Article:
Carter v Aulds Bakeries Ltd UKEATS/0018/15/SM
Appeal against a 100% deduction in the claimant's compensation award and against a refusal to order his reinstatement. Appeal allowed and remitted to the same Tribunal to reassess the remedy.
The claimant was dismissed after taking unauthorised leave because he was in prison. The ET found that he was unfairly dismissed because of procedural failures but reduced his compensation by 100% and refused to order reinstatement. The claimant appealed.
The EAT allowed the appeal. The EJ had not given sufficient reasoning for the 100% deduction nor for the decision not to order reinstatement, especially where the respondents did not submit that it was not practicable to have reinstatement.
Appeal No. UKEATS/0018/15/SM
EMPLOYMENT APPEAL TRIBUNAL
52 MELVILLE STREET, EDINBURGH, EH3 7HF
At the Tribunal
On 16 December 2015
THE HONOURABLE LADY STACEY
AULDS BAKERIES LTD (RESPONDENTS)
Transcript of Proceedings
For the Claimant Mr P Harvey solicitor, Messrs Blair and Bryden, Greenock
For the Respondents Mr S Miller solicitor, Clyde & Co**SUMMARY**
Unfair dismissal. The claimant was absent from work due to having been sentenced to imprisonment. The respondents dismissed him. The ET found the dismissal unfair. The claimant sought reinstatement. The ET refused to make an order for reinstatement. The ET reduced the basic and compensatory awards by 100%, finding that the claimant was wholly to blame for his dismissal.
The claimant appealed arguing that the ET had based its decision on reinstatement on a finding that such an order would not be practicable despite there being no argument to that effect. Further, it had insufficient reasoning for the reduction by 100% of each award.
Held: Appeal allowed and case remitted to the same Employment Tribunal to reconsider remedy on the facts found, and to give sufficient reasoning for its fresh decisions.**THE HONOURABLE LADY STACEY**
- This is a full hearing in which the claimant appeals against a decision of the Employment Tribunal (ET) sitting in Glasgow in December 2014, comprising Employment Judge Ian McPherson sitting alone, in which the written reasons were sent to parties on 23 April 2015, a verbal decision having been given in February 2015. I will refer to parties as claimant and respondents as they were in the ET. Mr Harvey, solicitor, appeared for the claimant and Mr Miller, solicitor, appeared for the respondents both before the ET and before me.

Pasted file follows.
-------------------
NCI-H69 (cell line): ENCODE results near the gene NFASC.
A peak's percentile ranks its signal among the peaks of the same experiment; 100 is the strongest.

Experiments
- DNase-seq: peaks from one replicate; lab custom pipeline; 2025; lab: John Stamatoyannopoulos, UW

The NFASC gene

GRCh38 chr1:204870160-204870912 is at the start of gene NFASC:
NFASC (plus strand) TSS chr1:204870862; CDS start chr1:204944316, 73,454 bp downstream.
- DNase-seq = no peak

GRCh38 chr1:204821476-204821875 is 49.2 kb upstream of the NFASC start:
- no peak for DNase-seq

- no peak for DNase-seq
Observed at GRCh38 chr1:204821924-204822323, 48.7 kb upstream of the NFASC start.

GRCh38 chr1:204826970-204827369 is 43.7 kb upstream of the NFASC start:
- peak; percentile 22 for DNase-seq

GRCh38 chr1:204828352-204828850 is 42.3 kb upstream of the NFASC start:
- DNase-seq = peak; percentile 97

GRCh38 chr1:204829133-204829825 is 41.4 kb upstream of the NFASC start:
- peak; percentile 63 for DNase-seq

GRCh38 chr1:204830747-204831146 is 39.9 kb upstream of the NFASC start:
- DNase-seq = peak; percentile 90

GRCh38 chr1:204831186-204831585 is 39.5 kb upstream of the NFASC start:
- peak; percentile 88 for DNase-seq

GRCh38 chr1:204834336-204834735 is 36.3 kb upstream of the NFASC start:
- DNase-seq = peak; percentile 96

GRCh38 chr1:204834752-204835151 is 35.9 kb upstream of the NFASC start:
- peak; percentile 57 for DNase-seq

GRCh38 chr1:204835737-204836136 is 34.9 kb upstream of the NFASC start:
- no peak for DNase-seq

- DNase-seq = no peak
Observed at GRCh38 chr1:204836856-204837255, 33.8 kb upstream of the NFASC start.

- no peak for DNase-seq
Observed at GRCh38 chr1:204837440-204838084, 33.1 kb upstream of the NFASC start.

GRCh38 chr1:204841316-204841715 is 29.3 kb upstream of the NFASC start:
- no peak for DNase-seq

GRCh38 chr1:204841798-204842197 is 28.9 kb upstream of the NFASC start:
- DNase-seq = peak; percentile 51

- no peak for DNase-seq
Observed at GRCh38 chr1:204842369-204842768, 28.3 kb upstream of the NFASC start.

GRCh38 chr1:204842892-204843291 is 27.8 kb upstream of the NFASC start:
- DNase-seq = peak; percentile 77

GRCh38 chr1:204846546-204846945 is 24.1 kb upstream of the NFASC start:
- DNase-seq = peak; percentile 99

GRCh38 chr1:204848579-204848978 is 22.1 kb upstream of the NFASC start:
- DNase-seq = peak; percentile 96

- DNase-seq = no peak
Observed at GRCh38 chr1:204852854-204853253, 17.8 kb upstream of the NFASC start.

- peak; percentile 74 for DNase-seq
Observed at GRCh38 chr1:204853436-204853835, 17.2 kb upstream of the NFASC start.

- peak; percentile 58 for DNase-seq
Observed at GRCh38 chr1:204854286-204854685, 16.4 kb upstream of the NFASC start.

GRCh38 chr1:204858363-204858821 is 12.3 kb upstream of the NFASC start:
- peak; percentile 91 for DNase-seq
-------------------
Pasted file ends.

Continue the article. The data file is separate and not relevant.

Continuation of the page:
- The decision of the ET was that the claimant had been unfairly dismissed by the respondents but that as he had by his own conduct caused the dismissal both the basic award and the compensatory award should be reduced by 100%. The ET declined to make any order for reinstatement or re engagement.
- At the start of his submissions, Mr Harvey stated that he did not intend to proceed with any of his grounds of appeal relating to credibility or reliability and the assessment of evidence by the tribunal. His ground of appeal therefore related to the decision by the ET that the appellant had caused his own dismissal; that the EJ had erred in relation to the issue of reinstatement, it not having been argued before him by the respondents that it would be impracticable for the appellant to return to work. The EJ was said to have made his decision despite there being a lack of evidence before him. Mr Harvey also argued that the EJ had not explained in sufficient detail why he found that the basic award and the compensatory award should both be reduced by 100%.
- The underlying facts of the case are that the claimant was employed by the respondents from March 2005 until he was dismissed in October 2014. His last day at work was however 8 September 2013. On 9 September 2013 he was sentenced to 6 months' imprisonment, in respect of a charge of dangerous driving and a charge of public disorder. He was released on 5 November 2013 and on reporting to work was told that he could not come back. He was given a letter of dismissal on 13 November 2013. He lodged a letter seeking to appeal against that dismissal. At that stage, the respondents took the view that the contract of employment had been frustrated and that there could be no appeal. The claimant made a claim in respect of unfair dismissal and shortly before a full hearing, the respondents, following a change of agency, sought a postponement on the basis that it wished to allow the claimant to have an internal appeal. That appeal was heard, taking several months, and on 10 October 2014 the claimant was told that the appeal had not been upheld. The ET found that the respondents' terms and conditions provided that if an employee was unable to attend work, he should contact his manager no later than 3 hours after the time he was due to start work. Any employee absent for a full day would have a "return to work" discussion with his manager on the first day back. Failure to attend work would involve disciplinary proceedings. The claimant had a clear disciplinary record when he carried out his last shift, on 8 September 2013.